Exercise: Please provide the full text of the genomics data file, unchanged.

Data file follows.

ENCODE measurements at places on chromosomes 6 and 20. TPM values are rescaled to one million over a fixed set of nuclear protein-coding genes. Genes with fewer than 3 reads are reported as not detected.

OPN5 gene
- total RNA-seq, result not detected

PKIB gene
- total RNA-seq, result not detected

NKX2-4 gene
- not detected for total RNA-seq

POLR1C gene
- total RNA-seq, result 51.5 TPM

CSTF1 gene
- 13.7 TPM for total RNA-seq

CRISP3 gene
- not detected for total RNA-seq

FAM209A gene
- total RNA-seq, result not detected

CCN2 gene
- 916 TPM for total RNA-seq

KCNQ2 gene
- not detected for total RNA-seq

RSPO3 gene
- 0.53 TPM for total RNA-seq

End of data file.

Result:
ENCODE measurements at places on chromosomes 6 and 20. TPM values are rescaled to one million over a fixed set of nuclear protein-coding genes. Genes with fewer than 3 reads are reported as not detected.

OPN5 gene
- total RNA-seq, result not detected

PKIB gene
- total RNA-seq, result not detected

NKX2-4 gene
- not detected for total RNA-seq

POLR1C gene
- total RNA-seq, result 51.5 TPM

CSTF1 gene
- 13.7 TPM for total RNA-seq

CRISP3 gene
- not detected for total RNA-seq

FAM209A gene
- total RNA-seq, result not detected

CCN2 gene
- 916 TPM for total RNA-seq

KCNQ2 gene
- not detected for total RNA-seq

RSPO3 gene
- 0.53 TPM for total RNA-seq